PGP, GnuPG, OpenPG – it goes by lot’s of names these days. The first time I read about it in the excellent Code Book by Simon Singh it was PGP.
If you’ve no idea what I’m talking about already it’s worth reading this overview by the author of PGP, Phillip Zimmerman as to why he created a tool for people to use encryption (after all that’s what computers were invented for, kind of).
There’s plenty of tools to use it with now, but what struck me as odd was Outlook 2010’s lack of support for it. There’s really only the OutlookPrivacyPlguin that works with it and even then it doesn’t support PGP/MIME which is a shame. Outlook natively works with S/MIME quite well.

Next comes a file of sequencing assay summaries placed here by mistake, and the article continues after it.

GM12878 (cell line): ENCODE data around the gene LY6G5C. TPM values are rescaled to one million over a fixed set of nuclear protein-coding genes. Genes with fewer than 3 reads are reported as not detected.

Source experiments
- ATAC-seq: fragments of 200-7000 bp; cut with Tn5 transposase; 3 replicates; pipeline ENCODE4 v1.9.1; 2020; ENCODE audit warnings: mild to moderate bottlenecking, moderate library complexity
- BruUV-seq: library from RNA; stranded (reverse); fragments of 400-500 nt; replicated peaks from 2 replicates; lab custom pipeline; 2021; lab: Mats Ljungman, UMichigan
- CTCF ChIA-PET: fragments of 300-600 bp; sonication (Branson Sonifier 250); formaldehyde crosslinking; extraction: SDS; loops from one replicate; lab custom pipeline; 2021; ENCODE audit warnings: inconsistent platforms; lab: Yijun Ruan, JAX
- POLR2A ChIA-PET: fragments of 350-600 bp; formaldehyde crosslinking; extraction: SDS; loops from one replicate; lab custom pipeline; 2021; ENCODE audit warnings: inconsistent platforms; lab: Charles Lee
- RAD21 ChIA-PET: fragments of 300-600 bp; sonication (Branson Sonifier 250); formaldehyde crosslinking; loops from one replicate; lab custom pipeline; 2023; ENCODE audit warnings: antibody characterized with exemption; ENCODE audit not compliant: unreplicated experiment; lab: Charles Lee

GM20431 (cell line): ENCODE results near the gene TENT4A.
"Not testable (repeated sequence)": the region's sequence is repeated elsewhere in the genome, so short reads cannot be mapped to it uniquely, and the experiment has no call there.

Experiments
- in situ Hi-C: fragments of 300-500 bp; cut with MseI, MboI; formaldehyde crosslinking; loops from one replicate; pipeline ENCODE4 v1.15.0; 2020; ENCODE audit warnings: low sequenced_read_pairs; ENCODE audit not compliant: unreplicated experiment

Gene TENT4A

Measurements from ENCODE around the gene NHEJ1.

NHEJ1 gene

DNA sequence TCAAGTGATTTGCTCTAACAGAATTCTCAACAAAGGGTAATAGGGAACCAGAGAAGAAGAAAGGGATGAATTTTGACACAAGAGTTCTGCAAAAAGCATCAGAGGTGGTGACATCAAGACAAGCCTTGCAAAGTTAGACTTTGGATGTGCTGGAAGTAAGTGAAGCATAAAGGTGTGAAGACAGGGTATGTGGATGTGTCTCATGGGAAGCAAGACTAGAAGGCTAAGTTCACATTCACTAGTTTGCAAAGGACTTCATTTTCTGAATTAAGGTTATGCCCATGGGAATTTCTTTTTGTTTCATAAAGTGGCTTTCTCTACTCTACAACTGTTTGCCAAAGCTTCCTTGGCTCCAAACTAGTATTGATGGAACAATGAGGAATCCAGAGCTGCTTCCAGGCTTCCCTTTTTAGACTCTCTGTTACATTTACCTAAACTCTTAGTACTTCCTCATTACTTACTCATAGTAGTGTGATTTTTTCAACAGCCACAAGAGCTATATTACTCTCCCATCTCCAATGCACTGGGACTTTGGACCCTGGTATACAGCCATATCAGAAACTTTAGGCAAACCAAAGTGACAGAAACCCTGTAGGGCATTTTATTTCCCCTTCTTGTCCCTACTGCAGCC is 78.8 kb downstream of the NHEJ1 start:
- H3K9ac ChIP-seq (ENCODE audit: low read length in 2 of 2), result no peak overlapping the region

So it’s over to Thunderbird and Enigmail. It’ll even put email headers in telling people where to get your public key (mine’s here by the way!)
They’ll be some more to come from me on this. PGP is still pretty handy for encrypting your own files. The tools to do it with X.509 Certificates as described recently by me aren’t as easy to use. Personally I find I want to be sure I can decrypt a file some time down the line and PGP has been doing the job for quite some time now. Of course – longevity is useful if someone breaks the encyption methods!